That’s easy enough to grasp. Anyone who has ever learned how to play an instrument, ride a bike, hit a ball, or paint a picture can easily remember what that process was like. I doubt if there has ever been a single baby, in all of human history, who has ever stood up to walk without falling down many times.  Who of us learned how to ride a bike without Dad or Mom behind us holding on for a while or landing in the flower bed a few times? Anyone ever lived in a house with another person learning a musical instrument? Bet you found lots of reasons to leave the house early on in that process. So what is the common denominator in all of these diverse aspects of learning?  Patience. Without it, you NEVER get to hang an art piece in a gallery, ride in a 50 mile fund-raiser, play on a Little League team or play in a band.
OK - those of you who consider anything you can’t see or prove to be superstitious nonsense can now quit reading.
The other Temple of Light we might consider would be getting in touch with our divinity - our connection to God, Life, Universal Wisdom or any other label you would like to give to the essence of reality. For those who have had some experience of this, it may have come in several ways. Perhaps meditation, prayer, or taking a calming walk in the woods brought you to that place. I had a friend who, any time he needed to find clarity on an issue, would go running and the answer would come to him. Another friend took a hot bubble bath when she needed to get in touch with inner wisdom. Another friend would clean house. There are all kinds of approaches to take - whatever enables you to clear your mind and bring your heart to a still place so you can hear that still small voice, feel something click into place, or simply know what you need to know. Again, the common factor is patience. You can’t make it happen and you can’t decide the time table.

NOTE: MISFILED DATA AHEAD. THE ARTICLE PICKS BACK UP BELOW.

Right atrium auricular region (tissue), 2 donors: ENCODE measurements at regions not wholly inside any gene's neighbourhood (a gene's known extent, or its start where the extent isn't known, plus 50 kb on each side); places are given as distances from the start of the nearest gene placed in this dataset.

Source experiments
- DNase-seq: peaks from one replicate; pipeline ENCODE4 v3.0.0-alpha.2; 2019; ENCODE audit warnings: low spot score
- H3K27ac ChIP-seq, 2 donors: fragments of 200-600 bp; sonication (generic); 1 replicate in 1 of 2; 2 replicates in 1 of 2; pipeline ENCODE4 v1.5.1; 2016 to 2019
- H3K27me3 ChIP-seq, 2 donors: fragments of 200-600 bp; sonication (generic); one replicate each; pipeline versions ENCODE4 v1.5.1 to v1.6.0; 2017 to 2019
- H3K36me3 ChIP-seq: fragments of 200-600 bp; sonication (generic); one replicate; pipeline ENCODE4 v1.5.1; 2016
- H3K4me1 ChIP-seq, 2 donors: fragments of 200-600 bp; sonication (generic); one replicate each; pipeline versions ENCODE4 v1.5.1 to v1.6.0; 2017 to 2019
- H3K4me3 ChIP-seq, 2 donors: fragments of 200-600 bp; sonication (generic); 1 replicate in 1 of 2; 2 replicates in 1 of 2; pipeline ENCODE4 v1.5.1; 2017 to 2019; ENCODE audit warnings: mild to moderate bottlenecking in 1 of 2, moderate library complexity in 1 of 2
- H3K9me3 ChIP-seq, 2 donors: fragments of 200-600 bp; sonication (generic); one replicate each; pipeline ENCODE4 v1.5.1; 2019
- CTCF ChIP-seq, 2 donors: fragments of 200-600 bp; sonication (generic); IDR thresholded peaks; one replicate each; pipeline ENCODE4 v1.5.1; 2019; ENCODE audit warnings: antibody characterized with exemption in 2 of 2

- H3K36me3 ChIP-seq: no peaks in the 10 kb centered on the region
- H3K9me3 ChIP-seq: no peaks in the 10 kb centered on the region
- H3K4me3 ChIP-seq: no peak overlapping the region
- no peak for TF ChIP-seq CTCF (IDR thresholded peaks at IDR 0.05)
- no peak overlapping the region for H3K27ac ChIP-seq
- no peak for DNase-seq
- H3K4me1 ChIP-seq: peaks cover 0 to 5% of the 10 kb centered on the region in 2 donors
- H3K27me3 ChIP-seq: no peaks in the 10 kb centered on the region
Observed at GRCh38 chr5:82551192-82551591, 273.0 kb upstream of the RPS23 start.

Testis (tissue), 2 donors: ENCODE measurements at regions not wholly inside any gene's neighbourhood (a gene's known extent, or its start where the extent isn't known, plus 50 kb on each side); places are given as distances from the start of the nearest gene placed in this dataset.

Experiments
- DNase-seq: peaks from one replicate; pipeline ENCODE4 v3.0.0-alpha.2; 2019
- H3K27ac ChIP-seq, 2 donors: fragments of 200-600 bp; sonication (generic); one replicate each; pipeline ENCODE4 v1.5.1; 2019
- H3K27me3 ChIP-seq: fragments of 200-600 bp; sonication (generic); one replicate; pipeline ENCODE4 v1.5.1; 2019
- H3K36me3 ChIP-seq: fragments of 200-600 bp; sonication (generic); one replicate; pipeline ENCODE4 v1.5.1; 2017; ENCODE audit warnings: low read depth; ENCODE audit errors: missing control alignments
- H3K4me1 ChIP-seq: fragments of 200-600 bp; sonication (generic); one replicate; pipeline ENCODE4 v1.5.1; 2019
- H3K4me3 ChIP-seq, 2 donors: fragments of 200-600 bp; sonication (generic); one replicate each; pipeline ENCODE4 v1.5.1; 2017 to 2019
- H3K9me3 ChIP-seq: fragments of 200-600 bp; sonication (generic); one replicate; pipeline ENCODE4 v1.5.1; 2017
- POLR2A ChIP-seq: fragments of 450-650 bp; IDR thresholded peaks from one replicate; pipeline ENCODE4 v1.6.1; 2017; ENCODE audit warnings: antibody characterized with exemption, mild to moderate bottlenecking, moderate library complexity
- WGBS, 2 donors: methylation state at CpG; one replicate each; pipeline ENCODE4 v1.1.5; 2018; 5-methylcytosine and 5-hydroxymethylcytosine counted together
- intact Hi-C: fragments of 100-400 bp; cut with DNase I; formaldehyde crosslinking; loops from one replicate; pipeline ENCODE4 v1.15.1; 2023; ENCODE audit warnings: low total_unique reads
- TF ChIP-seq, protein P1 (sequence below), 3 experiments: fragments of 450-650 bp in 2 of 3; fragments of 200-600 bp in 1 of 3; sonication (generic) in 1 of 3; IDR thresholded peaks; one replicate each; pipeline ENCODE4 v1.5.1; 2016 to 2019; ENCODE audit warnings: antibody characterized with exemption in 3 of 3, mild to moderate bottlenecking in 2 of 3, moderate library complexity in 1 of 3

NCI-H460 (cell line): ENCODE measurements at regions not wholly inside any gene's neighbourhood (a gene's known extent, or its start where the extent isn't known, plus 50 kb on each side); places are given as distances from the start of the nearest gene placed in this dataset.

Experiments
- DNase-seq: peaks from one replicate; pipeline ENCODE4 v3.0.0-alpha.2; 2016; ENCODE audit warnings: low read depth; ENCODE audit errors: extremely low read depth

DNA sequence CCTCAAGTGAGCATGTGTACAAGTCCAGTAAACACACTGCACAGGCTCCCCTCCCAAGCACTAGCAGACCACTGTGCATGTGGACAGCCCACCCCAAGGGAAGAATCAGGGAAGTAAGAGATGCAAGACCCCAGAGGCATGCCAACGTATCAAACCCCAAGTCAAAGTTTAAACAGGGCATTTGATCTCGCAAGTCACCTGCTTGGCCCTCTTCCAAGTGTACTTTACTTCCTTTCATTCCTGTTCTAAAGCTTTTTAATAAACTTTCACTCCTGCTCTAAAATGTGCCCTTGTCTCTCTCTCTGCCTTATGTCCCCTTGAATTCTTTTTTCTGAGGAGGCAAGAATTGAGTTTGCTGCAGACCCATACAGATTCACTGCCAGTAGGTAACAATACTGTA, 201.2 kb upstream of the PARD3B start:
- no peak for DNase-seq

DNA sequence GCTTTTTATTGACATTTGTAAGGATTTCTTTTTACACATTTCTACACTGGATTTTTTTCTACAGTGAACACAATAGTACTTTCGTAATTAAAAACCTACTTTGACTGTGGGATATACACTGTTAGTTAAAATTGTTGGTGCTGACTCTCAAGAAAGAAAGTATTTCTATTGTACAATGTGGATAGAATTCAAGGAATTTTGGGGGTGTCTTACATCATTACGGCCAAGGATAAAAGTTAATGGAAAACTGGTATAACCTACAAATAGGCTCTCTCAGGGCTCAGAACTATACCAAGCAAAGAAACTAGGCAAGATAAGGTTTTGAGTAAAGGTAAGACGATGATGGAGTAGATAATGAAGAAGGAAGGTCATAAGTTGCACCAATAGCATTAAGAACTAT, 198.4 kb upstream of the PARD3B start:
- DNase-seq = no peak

So, if you have a major decision to make in your life, whether your temple is your mind or the place of divinity, patience is the first step to your Temple of Light.
By Larry Pearlman  
Carie Schmidt
It has been a long time coming that Carrie would find her way to us. For the last 25 years she had thoughts about living in Asheville. Intuition told her to start looking for a place to live on November 1st. On November 2nd she found a place to rent! This is amazing considering the housing crisis we are in. Her intuition was right.
She moved here on December 11, 2021 and we officially welcomed her at our New Member Recognition in May. The amazing stuff doesn’t stop there. She is closing on a house in a few days from when I write this. This woman is learning how to follow her intuition!